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A team of scientists at London's Institute of Cancer Research (ICR) has tested a new drug cocktail that they say has eradicated previously untreatable tumors in some terminally ill head and neck cancer patients.

Giving patients two immunotherapy drugs, nivolumab and ipilimumab, seemed to shrink tumors in patients with advanced stages of cancer, The Guardian reports. Some of the patients walked away virtually cancer-free, and the study participants typically survived three months longer than those who were treated with more conventional chemotherapy, hinting at the prospect of cancer treatments that could save or at least help people who would today be out of options.

"When I was told about the trial, I didn't hesitate to join — what did I have to lose?" one study participant named Barry Ambrose, who had previously been told that his throat cancer was incurable because it had spread to his lungs, told The Guardian. "It turned out to be a lifeline."

The new treatment completely cleared the cancer from his throat after eight weeks, and subsequent chemotherapy and surgery got the cancer out of his lungs as well.

“Although I had to make biweekly trips from Suffolk to the hospital for the treatment, I had virtually no side-effects and was able to carry on as normal doing the things I love: sailing, cycling, and spending time with my family," Ambrose added.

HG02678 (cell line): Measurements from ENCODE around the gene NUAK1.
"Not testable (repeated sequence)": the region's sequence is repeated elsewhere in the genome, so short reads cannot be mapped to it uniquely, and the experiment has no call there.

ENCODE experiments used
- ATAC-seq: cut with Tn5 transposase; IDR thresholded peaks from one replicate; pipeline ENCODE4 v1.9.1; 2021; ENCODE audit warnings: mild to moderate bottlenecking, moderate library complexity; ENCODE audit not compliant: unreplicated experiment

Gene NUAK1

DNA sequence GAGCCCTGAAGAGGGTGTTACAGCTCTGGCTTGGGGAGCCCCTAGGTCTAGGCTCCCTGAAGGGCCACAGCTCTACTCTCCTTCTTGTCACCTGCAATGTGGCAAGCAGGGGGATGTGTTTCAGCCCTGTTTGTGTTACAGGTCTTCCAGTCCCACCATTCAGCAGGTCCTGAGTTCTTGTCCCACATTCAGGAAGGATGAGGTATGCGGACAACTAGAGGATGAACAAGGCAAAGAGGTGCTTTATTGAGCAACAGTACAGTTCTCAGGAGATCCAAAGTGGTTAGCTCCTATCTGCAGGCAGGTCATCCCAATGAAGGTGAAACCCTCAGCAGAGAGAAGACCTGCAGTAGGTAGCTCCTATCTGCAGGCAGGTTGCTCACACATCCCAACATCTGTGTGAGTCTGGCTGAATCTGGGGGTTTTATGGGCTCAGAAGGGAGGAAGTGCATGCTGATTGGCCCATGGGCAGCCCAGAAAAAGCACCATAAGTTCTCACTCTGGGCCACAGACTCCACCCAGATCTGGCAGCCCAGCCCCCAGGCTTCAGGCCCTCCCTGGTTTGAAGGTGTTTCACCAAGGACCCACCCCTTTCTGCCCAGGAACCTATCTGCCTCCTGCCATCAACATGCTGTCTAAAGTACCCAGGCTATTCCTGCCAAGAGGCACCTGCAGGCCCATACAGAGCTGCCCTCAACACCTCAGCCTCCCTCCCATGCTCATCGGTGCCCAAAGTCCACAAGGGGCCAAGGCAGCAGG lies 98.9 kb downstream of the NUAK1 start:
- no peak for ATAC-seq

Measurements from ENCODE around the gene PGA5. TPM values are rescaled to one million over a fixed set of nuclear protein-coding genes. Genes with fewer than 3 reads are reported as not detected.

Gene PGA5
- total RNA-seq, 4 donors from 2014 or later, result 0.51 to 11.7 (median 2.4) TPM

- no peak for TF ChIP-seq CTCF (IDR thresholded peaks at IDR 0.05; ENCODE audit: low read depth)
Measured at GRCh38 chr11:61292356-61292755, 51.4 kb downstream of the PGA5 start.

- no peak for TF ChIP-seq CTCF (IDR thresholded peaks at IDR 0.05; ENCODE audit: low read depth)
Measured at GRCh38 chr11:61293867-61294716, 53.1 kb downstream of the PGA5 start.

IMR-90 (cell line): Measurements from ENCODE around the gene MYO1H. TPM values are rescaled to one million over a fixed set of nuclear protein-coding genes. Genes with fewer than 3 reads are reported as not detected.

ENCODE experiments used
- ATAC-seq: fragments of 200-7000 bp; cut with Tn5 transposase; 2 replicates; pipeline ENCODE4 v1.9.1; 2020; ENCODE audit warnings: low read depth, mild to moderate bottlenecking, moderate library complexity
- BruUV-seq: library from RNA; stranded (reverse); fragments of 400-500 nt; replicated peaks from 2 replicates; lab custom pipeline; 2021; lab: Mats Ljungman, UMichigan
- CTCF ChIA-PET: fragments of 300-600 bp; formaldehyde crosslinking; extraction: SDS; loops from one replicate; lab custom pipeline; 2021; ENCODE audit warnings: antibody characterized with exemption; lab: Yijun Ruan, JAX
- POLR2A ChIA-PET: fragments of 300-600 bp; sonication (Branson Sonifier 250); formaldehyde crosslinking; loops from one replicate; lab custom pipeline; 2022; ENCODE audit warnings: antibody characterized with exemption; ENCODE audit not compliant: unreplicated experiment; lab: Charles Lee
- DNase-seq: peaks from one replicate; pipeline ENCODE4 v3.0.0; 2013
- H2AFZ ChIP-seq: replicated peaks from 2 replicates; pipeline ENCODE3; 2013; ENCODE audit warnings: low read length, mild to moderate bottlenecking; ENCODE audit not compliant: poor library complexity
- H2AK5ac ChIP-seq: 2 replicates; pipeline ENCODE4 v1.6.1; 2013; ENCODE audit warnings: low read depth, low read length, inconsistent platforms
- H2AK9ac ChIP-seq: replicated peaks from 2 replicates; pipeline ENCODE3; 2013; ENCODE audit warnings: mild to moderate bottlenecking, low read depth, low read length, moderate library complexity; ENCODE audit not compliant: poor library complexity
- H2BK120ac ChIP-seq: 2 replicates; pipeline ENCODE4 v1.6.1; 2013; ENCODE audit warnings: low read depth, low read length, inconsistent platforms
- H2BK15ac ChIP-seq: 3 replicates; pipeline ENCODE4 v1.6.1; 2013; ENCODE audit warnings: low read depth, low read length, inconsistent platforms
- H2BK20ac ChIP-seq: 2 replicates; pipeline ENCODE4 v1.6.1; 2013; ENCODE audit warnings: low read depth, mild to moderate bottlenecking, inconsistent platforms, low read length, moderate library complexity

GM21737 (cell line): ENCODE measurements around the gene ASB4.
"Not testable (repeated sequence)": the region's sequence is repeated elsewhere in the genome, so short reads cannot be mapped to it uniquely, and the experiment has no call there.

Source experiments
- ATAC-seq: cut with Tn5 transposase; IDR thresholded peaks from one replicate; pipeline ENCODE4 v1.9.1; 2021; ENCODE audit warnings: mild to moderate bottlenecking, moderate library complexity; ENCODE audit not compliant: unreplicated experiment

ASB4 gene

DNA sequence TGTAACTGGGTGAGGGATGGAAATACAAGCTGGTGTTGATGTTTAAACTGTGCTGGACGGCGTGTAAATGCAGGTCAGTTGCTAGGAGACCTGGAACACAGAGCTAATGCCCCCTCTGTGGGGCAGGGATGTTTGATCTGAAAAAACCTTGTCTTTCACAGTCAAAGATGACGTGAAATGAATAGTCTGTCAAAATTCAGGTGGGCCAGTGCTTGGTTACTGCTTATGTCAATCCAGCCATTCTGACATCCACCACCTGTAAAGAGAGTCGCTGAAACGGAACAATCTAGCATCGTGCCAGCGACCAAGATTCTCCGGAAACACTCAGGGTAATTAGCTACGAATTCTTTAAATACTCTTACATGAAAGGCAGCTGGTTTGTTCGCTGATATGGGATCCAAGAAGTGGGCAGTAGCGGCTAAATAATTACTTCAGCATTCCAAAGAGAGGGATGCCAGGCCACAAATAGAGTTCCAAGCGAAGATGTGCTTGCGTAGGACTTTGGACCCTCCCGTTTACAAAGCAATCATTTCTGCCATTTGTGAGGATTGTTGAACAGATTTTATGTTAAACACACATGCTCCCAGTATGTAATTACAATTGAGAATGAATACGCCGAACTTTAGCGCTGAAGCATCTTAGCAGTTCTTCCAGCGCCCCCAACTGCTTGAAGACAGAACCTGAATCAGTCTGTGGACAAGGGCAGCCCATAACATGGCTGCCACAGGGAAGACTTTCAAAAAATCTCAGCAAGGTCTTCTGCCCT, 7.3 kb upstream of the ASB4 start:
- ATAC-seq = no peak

However, the drug cocktail's fate as a future clinical treatment is hazy, at best. The phase III clinical trial failed to achieve statistical significance across all patients. That's the go-to measurement clinical scientists use to determine whether or not the treatment actually had an effect or if any supposed benefits happened by pure chance.

Failing to reach that benchmark means researchers can't be sure that it was actually the new drug cocktail that eradicated those tumors. But calculations of that sort are less important to the patients, several of whom told The Guardian that the treatment gave them a new lease on life.

"Despite the lack of statistical significance, these results are clinically meaningful," ICR professor of biological cancer therapies Kevin Harrington, the oncologist who led the research trial, told The Guardian. "We will need to do longer follow-up to see whether we can demonstrate a survival benefit across all patients in the trial."